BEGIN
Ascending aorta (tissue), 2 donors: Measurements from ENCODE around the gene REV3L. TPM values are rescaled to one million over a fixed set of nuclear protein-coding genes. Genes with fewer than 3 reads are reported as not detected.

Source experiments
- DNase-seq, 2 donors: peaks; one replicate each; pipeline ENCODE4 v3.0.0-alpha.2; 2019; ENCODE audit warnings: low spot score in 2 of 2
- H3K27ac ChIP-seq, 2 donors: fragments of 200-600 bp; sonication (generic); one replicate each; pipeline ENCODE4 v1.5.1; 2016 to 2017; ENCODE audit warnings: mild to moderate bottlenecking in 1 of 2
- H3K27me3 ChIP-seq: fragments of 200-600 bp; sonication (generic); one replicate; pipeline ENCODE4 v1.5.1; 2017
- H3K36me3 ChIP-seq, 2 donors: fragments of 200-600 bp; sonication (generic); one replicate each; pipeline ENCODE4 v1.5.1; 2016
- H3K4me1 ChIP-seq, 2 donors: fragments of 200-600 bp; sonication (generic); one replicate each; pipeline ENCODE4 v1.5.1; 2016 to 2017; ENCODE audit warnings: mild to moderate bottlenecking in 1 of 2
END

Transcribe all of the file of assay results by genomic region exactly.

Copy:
Ascending aorta (tissue), 2 donors: Measurements from ENCODE around the gene REV3L. TPM values are rescaled to one million over a fixed set of nuclear protein-coding genes. Genes with fewer than 3 reads are reported as not detected.

Source experiments
- DNase-seq, 2 donors: peaks; one replicate each; pipeline ENCODE4 v3.0.0-alpha.2; 2019; ENCODE audit warnings: low spot score in 2 of 2
- H3K27ac ChIP-seq, 2 donors: fragments of 200-600 bp; sonication (generic); one replicate each; pipeline ENCODE4 v1.5.1; 2016 to 2017; ENCODE audit warnings: mild to moderate bottlenecking in 1 of 2
- H3K27me3 ChIP-seq: fragments of 200-600 bp; sonication (generic); one replicate; pipeline ENCODE4 v1.5.1; 2017
- H3K36me3 ChIP-seq, 2 donors: fragments of 200-600 bp; sonication (generic); one replicate each; pipeline ENCODE4 v1.5.1; 2016
- H3K4me1 ChIP-seq, 2 donors: fragments of 200-600 bp; sonication (generic); one replicate each; pipeline ENCODE4 v1.5.1; 2016 to 2017; ENCODE audit warnings: mild to moderate bottlenecking in 1 of 2